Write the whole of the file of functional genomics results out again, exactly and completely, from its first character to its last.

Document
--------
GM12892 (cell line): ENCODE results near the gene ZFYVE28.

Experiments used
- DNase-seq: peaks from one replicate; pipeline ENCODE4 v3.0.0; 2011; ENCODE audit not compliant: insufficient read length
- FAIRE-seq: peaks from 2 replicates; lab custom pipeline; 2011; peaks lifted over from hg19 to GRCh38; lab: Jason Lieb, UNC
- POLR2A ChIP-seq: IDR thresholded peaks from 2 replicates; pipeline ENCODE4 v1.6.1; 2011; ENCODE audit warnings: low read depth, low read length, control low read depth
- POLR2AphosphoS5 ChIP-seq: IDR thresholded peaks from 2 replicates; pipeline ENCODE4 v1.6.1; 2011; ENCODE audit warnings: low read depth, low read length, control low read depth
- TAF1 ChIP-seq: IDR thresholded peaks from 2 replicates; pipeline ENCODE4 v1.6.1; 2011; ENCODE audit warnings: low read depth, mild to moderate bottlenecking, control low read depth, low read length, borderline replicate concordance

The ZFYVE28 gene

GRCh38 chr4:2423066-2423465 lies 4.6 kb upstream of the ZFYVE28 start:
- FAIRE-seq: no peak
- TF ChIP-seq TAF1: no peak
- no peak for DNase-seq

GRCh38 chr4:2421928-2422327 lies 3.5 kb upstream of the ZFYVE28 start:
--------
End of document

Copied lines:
GM12892 (cell line): ENCODE results near the gene ZFYVE28.

Experiments used
- DNase-seq: peaks from one replicate; pipeline ENCODE4 v3.0.0; 2011; ENCODE audit not compliant: insufficient read length
- FAIRE-seq: peaks from 2 replicates; lab custom pipeline; 2011; peaks lifted over from hg19 to GRCh38; lab: Jason Lieb, UNC
- POLR2A ChIP-seq: IDR thresholded peaks from 2 replicates; pipeline ENCODE4 v1.6.1; 2011; ENCODE audit warnings: low read depth, low read length, control low read depth
- POLR2AphosphoS5 ChIP-seq: IDR thresholded peaks from 2 replicates; pipeline ENCODE4 v1.6.1; 2011; ENCODE audit warnings: low read depth, low read length, control low read depth
- TAF1 ChIP-seq: IDR thresholded peaks from 2 replicates; pipeline ENCODE4 v1.6.1; 2011; ENCODE audit warnings: low read depth, mild to moderate bottlenecking, control low read depth, low read length, borderline replicate concordance

The ZFYVE28 gene

GRCh38 chr4:2423066-2423465 lies 4.6 kb upstream of the ZFYVE28 start:
- FAIRE-seq: no peak
- TF ChIP-seq TAF1: no peak
- no peak for DNase-seq

GRCh38 chr4:2421928-2422327 lies 3.5 kb upstream of the ZFYVE28 start: